The purges have started

So now it has finally happened: Donald Trump’s favorite toys, his channels in social networks, are a thing of the past. Twitter finally deleted the US President’s account after an initial temporary suspension because the “risk of further inciting violence” was too great. Facebook, Instagram and Snapchat have blocked the 74-year-old’s channels until further notice.

Some people from his environs also fell victim to the deletions. These include security advisor General Michael Flynn and former Trump attorney Sidney Powell. Many conservative opinion leaders also report thousands of Twitter followers who were lost overnight.

At the same time, Google blocked the Parler news platform app in its Play Store, which is currently being hailed as a Twitter alternative by right-wing parties and conservatives. Apple is also threatening to ban the provider from the App Store; this should only be a matter of time.

It is now clear who has power

The video service Dlive blocked several right-wing channels on Saturday, including that of the right-wing “America First” activist Nick Fuentes, who was the largest content creator on the streaming site with almost 60,000 subscribers. Youtube had already deleted Fuentes in February 2020.

First of all, it should be noted that Trump is certainly not innocent in the current situation. For years he watched as dozens of libertarians, conservatives and right-wingers were gradually forced into the digital underground. Despite promises to the contrary at the beginning of his presidency, he put the tech companies under pressure, albeit too late and without sustainability.

It is now obvious who is really in power in the United States. As a consequence, one can watch how the left, after the grotesque clown show around the Capitol in Washington, calls on the digital corporations ever more vehemently to tighten the thumbscrews. Numerous media houses – from the Bloomberg news channel to the New York Times – but also Democratic politicians could hardly hold back their authoritarian desires and welcomed the deletions.

And the phrase “protecting democracy” means, as always: We need more censorship!

These steps, however, will inevitably drive the division of society in both the US and Canada. Extremism always increases when unpleasant opinions are sidelined. And the deletions are only likely to be the beginning of something deeper. What is currently happening is sometimes reminiscent of the situation after September 11, 2001.

The fears, emotions and strangeness in the population triggered by the storming of the Capitol are mercilessly and deliberately exploited to enforce authoritarian measures. A new “war on terror” has broken out, said the journalist Gleen Greenwald on friday, who in 2013, together with Edward Snowden, uncovered the mass surveillance by the NSA.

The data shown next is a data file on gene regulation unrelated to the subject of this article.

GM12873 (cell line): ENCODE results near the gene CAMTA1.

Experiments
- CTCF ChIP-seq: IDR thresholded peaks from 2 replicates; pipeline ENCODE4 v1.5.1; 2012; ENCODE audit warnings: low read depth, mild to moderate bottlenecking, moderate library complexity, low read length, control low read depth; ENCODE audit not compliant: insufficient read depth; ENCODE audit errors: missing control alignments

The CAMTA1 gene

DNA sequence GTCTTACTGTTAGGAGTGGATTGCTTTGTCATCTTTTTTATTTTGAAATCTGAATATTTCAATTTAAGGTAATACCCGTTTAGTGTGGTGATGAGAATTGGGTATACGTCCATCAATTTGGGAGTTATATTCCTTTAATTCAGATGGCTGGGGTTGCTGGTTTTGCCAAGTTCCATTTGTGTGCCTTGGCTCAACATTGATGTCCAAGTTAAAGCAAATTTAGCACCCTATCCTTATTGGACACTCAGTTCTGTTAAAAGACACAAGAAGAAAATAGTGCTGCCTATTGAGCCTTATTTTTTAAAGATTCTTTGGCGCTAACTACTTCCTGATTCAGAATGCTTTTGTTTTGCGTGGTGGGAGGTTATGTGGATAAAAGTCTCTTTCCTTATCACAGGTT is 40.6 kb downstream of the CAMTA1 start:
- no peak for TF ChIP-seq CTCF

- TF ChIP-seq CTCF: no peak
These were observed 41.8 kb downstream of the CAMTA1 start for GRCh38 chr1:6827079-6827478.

If Donald Trump leaves office, Greenwald told Fox-News that, thanks to its data sovereignty, Silicon Valley and the executive arm of the Biden government would intensify the fight against “White Supremacists”, which now includes virtually every Trump supporter, and treat them as one treats terrorists: “You monitor these people, you watch them, you arrest them.” Millions of Trump voters are therefore under general suspicion.

No accountability

But is the establishment going a step too far in its zeal? Or to put it another way: is it even strategically clever? In the conservative US camp in particular, the events in Washington sometimes sparked heated debates. Trump supporters and Trump opponents threw violent accusations at each other, some made fictitious rumors about a split in the Republican Party.

Trump himself put himself on the sidelines by his no longer explainable behavior. But now both camps will inevitably close ranks in the fight against freedom of expression. The external threat ensures internal unity.

Because at no point in time has it been clearer where the real enemy, not only of freedom of expression, but of the free West itself, is to be located. The tech oligarchs are now more powerful than any nation state. A handful of billionaires determine what we can hear, what we can speak, what is true and what is false.

Alternatives are needed

There is no accountability, and transparency is sought in vain. It is hardly surprising that the system-stabilizing left is busily applauding, given that they share the same values ​​and views as the tech industry. The “Woke” dictate where to go, and a right that insists on nation, family and actual freedom of expression only stands in the way.

The bans of the President on all relevant channels now finally prove that surely no one is inviolable any more. Creating alternatives is therefore more necessary than ever.

But even here other problems arise. Because as it turns out, alternatives like Parler are by no means protected from the large corporations Apple and Google. In a world where even domain name registration and digital but also analog financial institutions are politicized, conservatives have to rebuild in a much more fundamental way. And that’s difficult enough. In any case, the waves of cleansing in the once free Internet have now begun in earnest.

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